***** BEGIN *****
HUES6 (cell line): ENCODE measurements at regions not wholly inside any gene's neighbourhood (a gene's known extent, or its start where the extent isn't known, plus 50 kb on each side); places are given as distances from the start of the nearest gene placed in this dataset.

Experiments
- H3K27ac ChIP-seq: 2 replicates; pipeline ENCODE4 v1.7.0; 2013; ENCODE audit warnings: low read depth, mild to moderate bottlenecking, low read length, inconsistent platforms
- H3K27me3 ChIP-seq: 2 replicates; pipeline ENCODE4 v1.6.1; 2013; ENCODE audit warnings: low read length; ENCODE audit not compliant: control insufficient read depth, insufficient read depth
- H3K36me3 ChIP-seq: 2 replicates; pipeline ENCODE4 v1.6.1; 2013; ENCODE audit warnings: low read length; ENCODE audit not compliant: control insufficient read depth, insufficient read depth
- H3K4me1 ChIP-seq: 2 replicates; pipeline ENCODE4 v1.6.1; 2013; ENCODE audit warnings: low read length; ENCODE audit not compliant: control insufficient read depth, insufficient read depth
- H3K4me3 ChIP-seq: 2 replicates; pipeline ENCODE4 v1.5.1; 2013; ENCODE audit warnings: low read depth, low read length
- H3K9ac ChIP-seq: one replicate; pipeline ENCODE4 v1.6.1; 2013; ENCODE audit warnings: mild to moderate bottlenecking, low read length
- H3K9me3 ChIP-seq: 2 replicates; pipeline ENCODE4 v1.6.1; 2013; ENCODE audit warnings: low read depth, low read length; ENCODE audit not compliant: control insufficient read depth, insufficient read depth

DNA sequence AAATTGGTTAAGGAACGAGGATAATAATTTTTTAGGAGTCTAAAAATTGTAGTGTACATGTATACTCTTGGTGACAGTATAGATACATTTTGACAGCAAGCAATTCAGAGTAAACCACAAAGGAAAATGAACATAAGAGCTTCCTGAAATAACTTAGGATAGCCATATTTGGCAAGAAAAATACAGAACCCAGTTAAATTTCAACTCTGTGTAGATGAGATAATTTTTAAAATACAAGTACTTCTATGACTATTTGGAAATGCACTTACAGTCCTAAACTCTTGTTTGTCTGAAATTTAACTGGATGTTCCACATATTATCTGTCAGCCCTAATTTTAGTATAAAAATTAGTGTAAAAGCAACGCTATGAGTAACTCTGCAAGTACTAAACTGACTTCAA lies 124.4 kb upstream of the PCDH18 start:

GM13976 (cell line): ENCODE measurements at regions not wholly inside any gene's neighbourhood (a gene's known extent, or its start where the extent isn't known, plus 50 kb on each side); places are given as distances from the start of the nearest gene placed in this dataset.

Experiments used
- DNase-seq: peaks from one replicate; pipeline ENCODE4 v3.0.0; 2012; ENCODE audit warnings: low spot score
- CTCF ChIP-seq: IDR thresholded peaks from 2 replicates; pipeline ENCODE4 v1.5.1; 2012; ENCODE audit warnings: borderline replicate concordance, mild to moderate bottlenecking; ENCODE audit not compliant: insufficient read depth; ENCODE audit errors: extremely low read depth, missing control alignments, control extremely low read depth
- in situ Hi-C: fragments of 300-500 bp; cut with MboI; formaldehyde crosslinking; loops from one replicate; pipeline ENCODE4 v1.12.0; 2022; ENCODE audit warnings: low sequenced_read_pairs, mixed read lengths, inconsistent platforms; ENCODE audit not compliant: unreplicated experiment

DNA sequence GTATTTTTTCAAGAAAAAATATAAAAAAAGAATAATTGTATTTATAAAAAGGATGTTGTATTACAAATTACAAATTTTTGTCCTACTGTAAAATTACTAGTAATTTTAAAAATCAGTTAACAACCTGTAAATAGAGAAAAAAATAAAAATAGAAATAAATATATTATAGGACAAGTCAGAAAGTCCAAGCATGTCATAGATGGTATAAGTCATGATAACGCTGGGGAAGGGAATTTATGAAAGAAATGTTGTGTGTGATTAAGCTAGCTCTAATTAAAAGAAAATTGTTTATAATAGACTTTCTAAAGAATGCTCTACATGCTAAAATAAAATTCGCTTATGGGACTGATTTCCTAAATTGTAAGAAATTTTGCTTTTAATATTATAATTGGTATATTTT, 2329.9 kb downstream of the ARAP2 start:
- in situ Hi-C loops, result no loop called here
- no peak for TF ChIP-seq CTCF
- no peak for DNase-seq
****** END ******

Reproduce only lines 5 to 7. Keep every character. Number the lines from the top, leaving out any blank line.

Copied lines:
- H3K36me3 ChIP-seq: 2 replicates; pipeline ENCODE4 v1.6.1; 2013; ENCODE audit warnings: low read length; ENCODE audit not compliant: control insufficient read depth, insufficient read depth
- H3K4me1 ChIP-seq: 2 replicates; pipeline ENCODE4 v1.6.1; 2013; ENCODE audit warnings: low read length; ENCODE audit not compliant: control insufficient read depth, insufficient read depth
- H3K4me3 ChIP-seq: 2 replicates; pipeline ENCODE4 v1.5.1; 2013; ENCODE audit warnings: low read depth, low read length